The idea behind Show versus tell is not to get rid of exposition altogether, nor to write minutely detailed scenes filled with all sorts of descriptive minutia, but to find a way to engage the reader’s imagination so that they can participate in the creation of the story. Good writing is the art of recalling to the readers a memory of experiences they never had.

That can only be done through engaging their imagination, and that is done through writing in such a way as to evoke images, emotions, and personal experience which they bring to the story. It’s a collaborative effort, and it is what happens when an author has mastered the skill of showing instead of telling.

Jan-11 at 02:11


Oh, god, please tell me you made up that “Web guru illustrating showing” example…

If I’d been drinking milk, it would have squirted out my nose.

Jan-11 at 02:38


I have one rule in writing. Does it work?
There are places to show and other places to tell, a lot depends on the importance of the scene and the moment.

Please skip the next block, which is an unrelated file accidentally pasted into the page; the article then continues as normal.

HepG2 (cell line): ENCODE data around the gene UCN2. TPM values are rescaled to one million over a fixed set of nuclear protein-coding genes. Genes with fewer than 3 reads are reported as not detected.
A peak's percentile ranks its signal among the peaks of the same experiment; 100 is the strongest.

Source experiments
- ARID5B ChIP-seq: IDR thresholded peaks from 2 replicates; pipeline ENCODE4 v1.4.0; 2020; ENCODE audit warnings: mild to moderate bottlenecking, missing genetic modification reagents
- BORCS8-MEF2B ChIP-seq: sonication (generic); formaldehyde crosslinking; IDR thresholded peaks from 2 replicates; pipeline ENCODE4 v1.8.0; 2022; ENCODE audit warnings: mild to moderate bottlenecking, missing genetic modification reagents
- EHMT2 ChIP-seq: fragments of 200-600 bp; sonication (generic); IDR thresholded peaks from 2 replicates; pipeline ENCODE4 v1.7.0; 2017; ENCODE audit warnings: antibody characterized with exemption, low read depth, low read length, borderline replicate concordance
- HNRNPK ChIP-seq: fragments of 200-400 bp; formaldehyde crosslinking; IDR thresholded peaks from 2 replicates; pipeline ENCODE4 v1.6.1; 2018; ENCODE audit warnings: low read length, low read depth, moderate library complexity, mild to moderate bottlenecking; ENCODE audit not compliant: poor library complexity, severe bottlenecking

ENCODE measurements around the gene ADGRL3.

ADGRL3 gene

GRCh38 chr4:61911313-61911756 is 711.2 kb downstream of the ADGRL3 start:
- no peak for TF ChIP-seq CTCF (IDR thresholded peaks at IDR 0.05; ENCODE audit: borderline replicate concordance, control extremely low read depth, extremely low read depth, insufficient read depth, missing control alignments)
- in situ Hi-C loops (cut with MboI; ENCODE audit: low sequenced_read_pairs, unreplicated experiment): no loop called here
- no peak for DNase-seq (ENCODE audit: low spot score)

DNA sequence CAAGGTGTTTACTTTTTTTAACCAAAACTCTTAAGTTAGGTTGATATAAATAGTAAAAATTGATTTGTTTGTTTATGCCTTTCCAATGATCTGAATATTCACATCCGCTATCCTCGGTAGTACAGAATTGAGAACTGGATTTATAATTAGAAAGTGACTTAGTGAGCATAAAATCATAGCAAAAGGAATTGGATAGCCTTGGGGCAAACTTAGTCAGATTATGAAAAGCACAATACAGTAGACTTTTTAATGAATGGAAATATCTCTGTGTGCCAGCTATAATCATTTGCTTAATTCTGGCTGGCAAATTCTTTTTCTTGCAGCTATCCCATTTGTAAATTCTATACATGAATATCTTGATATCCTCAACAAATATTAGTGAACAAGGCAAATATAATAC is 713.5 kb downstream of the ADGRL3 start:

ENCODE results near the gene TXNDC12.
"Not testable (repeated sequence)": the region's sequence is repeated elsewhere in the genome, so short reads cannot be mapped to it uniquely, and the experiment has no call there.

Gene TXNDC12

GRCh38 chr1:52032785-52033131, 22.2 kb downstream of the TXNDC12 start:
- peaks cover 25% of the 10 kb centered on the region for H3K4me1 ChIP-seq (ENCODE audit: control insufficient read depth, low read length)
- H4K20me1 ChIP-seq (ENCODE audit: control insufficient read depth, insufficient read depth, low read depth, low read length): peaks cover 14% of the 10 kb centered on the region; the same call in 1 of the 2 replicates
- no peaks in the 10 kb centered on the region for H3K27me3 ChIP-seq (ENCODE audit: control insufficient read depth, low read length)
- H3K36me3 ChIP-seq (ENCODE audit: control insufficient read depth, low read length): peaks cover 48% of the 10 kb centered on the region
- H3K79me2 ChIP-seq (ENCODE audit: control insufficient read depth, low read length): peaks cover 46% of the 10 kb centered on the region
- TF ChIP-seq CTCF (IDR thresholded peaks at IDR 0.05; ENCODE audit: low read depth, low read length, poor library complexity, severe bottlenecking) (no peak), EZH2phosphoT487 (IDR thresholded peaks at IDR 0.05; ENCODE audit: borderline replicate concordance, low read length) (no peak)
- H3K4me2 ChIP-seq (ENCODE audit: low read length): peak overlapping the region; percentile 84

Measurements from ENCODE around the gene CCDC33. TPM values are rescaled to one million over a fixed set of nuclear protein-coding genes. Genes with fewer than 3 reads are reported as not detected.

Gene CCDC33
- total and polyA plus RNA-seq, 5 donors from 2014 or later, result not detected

Filter verbs can be a challenge, but as the examples showed, sometimes you are better using the filter verb to give more emphasis to the rest of the information.

I would write the sentence if the footsteps were very important as
Footsteps echoed behind me, sending my heart into my throat.

Jan-11 at 05:27


my only contribution is that there is a time to tell and a time to show. more often its show time, but telling does have a place when used correctly.

Jan-11 at 06:08


i ll just write, others can tell me whether its too much showing or telling. And i will agree or disagree.

its off the cuff.

I think sometimes it should suit the characters… if a character is artys and whimsical the imagery should reflect that

if a character is very down to earth and gruff…i think there is more scope for telling. Imgery gets basic…so why shouldnt telling be employed a bit more

I could be wrong though.

Jan-11 at 06:10